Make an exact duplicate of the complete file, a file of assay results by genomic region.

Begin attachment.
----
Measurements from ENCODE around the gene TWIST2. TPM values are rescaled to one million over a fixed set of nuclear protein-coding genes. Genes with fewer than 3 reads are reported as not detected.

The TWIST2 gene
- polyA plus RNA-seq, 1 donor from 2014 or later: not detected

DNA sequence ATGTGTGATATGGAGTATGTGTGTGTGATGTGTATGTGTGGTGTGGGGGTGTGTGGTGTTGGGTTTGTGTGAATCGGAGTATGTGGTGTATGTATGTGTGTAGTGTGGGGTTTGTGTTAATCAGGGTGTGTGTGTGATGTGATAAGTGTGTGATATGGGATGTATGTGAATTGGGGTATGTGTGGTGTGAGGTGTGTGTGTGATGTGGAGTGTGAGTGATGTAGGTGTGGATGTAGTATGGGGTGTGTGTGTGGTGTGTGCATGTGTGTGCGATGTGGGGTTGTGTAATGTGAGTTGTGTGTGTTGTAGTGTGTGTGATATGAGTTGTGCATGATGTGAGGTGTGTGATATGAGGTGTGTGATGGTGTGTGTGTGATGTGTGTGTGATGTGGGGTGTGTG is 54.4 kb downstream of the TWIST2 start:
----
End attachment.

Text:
Measurements from ENCODE around the gene TWIST2. TPM values are rescaled to one million over a fixed set of nuclear protein-coding genes. Genes with fewer than 3 reads are reported as not detected.

The TWIST2 gene
- polyA plus RNA-seq, 1 donor from 2014 or later: not detected

DNA sequence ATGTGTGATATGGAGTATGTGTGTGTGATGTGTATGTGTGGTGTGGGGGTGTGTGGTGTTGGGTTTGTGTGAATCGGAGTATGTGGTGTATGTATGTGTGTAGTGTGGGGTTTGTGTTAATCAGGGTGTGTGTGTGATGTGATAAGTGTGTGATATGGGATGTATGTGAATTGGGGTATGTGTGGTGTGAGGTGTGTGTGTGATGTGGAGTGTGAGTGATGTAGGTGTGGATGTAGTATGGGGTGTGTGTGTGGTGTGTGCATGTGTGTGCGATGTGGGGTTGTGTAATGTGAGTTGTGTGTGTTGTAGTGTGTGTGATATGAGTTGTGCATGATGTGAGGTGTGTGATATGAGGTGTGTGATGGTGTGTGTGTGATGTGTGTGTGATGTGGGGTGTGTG is 54.4 kb downstream of the TWIST2 start: